‘They say a town is just a town, full stop, but what do they know?’

Architecture, urbanism and pop in Sheffield


  • Owen Hatherley Author




architecture, electronic music, heritage, modernism, pop, post-punk, privatization


This article attempts to answer the question of whether there is a connection between Sheffield’s ambitious modernist housing programme in the 1960s, and its development between the late ’70s and the early ’90s of the most influential post-punk and electronic music scene outside of London and Manchester, to a degree that far outweighs the city’s size, or its influence on national politics or culture before or since. That influence is hard to quantify—certainly, there is no evidence of it affecting the city’s popular culture or popular music to any significant degree before the late ’70s. At that point, however, various Sheffield bands deliberately evoked, described, sometimes celebrated and sometimes critiqued the city’s architecture and planning. Sheffield’s overwhelming post-war architecture and car-centred planning was obliquely referenced in the artwork and some of the songs on Comsat Angels’s Waiting for a Miracle, as a rather glamorously oppressive space, on the model of Joy Division’s Manchester. On the other hand, the Human League evoked it in a much more positive fashion, referencing the ‘streets in the sky’ housing schemes in lyrics and videos, and writing optimistically about ‘high-rise living’. Over a decade later, Pulp’s presentation of the city is much more explicit, naming streets, particular modernist schemes, in a manner that oscillates between utopian possibility and a grim reality. Meanwhile, the city council’s policy of letting post-industrial space at tiny or nonexistent rents encouraged an important techno scene around groups like Forgemasters, with a clearly modernist aesthetic. Recent years have seen the marketing of privatized parts of this ‘socialist citadel’ via an appeal to its popular music history. Sheffield’s modern architecture and pop music is perhaps now another kind of heritage culture, linked in the covers of Richard Hawley’s records in a fond, slightly rueful nostalgia. However, the Sheffield experience is perhaps most valuable for complicating the tendency to read modernism and pop, state planning and small-time enterprise, as intrinsically opposed.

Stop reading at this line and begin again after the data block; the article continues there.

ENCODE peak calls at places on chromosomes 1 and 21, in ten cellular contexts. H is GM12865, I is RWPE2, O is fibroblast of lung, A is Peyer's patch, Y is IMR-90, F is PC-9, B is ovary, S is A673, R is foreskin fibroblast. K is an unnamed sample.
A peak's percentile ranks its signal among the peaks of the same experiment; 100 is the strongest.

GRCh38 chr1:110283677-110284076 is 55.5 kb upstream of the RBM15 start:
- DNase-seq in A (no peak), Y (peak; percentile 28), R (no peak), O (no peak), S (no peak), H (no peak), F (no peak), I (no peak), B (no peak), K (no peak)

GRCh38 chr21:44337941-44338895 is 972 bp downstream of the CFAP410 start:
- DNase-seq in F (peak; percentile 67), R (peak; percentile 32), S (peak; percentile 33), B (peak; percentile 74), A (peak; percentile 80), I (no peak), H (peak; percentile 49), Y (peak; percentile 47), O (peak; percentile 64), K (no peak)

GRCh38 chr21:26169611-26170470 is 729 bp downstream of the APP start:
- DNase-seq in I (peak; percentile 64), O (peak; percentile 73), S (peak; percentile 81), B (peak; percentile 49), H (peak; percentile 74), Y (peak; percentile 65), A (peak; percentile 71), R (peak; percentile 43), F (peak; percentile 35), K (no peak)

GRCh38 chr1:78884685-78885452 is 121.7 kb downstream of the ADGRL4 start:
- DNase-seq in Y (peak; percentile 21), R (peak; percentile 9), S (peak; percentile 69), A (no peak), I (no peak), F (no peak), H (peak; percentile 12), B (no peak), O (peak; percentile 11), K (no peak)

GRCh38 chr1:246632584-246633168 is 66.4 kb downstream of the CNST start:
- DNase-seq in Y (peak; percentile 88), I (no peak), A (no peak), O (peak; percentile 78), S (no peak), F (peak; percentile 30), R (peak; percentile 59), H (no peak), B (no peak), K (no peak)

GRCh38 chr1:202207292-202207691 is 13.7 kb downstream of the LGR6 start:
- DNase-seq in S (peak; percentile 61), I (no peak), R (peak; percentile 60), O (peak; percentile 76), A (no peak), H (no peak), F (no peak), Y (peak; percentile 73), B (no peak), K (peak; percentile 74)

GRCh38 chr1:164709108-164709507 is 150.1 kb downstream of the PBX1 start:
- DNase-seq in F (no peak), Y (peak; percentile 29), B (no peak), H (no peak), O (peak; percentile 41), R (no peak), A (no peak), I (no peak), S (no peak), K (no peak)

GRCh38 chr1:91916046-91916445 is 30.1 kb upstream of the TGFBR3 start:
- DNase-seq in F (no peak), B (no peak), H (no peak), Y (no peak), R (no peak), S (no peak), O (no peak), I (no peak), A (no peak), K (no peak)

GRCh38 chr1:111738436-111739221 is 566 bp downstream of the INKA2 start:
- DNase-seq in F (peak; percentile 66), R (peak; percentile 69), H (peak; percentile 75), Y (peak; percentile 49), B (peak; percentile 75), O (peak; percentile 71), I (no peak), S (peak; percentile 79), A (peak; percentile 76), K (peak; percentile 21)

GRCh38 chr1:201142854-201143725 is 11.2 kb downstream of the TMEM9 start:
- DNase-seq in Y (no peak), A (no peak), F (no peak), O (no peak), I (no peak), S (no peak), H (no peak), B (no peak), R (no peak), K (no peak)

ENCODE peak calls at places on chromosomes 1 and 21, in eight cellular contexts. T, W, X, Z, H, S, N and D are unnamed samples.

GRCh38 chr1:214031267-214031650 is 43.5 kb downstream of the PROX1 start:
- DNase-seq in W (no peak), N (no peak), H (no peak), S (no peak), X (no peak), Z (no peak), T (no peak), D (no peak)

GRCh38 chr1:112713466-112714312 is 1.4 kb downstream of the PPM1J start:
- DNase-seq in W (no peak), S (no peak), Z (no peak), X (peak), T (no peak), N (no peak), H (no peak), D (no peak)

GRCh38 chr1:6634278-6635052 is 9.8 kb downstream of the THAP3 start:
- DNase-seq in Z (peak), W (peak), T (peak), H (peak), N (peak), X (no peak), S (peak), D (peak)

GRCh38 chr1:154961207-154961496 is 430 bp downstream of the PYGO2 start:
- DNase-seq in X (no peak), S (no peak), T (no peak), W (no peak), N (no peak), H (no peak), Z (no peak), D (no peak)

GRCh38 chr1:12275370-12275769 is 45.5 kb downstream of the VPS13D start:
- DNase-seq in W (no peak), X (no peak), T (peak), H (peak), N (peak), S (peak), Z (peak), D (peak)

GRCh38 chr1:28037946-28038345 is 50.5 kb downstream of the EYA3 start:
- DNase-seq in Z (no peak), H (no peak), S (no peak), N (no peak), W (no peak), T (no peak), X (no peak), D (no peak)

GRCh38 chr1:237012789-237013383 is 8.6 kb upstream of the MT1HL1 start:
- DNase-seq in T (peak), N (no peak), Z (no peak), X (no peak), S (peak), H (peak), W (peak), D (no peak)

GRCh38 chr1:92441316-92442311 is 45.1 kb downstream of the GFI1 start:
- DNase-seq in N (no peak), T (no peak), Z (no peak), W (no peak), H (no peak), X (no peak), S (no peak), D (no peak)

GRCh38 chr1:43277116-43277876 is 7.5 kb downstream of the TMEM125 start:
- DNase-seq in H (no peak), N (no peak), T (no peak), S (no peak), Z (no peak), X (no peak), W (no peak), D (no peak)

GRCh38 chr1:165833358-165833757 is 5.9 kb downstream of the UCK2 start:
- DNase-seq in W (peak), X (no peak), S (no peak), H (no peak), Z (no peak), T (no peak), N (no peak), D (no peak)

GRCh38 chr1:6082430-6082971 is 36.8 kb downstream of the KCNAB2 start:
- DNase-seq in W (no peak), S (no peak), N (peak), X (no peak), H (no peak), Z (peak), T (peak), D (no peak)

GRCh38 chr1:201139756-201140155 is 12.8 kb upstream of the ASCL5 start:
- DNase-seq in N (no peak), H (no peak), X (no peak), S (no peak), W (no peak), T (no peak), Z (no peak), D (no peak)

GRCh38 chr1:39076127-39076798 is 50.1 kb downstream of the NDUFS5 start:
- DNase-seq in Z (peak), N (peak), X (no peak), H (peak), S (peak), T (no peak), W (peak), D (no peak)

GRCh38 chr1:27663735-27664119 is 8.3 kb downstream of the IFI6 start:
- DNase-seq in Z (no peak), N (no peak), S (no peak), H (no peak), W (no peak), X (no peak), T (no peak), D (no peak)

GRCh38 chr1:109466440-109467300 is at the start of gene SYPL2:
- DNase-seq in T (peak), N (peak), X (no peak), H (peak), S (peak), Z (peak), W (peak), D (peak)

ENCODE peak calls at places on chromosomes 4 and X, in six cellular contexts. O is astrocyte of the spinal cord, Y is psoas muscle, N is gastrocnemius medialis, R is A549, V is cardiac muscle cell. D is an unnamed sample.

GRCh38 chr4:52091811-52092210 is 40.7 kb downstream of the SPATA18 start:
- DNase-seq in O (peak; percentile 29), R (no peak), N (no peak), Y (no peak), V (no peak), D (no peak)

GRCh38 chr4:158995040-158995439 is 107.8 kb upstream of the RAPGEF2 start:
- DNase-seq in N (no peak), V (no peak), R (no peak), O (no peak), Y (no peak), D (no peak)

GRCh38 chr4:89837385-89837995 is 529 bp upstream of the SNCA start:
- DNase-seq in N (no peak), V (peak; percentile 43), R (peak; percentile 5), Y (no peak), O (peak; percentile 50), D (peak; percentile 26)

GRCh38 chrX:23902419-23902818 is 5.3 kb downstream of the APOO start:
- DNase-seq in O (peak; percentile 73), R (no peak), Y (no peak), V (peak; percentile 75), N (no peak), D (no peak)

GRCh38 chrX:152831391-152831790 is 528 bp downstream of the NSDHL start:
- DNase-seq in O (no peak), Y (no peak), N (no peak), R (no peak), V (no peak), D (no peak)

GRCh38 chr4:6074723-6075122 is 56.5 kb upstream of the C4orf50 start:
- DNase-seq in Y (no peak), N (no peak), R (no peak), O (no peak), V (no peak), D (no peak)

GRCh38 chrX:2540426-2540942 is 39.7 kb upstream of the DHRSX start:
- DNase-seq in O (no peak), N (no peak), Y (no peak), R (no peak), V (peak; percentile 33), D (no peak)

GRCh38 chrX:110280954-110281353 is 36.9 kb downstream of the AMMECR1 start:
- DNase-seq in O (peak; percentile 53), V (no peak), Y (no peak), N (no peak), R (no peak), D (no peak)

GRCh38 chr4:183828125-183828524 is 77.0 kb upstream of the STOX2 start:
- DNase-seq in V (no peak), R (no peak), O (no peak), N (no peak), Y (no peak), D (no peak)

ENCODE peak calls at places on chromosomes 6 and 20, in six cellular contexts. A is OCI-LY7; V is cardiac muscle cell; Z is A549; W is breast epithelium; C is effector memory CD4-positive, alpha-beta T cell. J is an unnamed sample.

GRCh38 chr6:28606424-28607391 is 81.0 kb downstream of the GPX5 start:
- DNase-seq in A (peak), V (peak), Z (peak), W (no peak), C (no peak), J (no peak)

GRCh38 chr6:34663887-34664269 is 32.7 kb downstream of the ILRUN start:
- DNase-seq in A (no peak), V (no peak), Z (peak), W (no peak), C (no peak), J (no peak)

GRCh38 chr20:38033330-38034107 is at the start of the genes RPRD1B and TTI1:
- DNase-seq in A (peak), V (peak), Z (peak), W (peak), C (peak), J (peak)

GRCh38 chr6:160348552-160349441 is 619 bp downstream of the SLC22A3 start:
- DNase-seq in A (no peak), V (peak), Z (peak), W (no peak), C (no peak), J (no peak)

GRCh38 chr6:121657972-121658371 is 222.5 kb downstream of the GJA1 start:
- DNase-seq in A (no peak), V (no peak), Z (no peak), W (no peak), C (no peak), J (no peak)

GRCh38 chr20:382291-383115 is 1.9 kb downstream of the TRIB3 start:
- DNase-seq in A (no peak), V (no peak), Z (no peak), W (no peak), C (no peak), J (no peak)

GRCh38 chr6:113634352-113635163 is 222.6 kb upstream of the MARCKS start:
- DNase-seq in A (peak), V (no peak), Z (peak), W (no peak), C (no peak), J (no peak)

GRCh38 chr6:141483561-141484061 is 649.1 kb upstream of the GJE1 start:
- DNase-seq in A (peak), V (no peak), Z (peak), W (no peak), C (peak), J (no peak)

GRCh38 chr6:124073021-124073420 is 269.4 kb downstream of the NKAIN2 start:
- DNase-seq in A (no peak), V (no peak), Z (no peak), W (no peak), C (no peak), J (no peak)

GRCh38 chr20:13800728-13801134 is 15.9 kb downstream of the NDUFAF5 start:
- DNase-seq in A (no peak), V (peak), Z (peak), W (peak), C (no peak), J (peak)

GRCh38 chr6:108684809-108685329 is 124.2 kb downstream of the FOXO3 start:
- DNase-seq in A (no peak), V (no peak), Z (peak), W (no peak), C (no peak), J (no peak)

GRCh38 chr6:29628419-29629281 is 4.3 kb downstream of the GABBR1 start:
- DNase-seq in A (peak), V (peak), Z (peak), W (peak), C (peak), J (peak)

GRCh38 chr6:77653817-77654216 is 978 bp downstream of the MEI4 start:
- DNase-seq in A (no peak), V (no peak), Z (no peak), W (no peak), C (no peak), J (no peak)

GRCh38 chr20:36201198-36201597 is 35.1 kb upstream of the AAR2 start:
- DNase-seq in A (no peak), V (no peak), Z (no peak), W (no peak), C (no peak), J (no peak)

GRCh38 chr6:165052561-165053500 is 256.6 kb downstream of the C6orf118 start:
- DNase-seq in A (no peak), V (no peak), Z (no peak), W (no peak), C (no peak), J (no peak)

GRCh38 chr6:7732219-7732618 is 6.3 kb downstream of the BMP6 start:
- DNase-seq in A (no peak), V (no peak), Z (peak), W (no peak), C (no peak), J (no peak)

Author Biography

  • Owen Hatherley

    Owen Hatherley is a writer based in south-east London, and the author of several books, most recently Landscapes of Communism (Penguin, 2015) and The Ministry of Nostalgia (Verso, 2016). His PhD thesis was published as The Chaplin Machine (Pluto Press, 2016).


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How to Cite

Hatherley, O. (2017). ‘They say a town is just a town, full stop, but what do they know?’: Architecture, urbanism and pop in Sheffield. Popular Music History, 10(1), 30-45. https://doi.org/10.1558/pomh.32554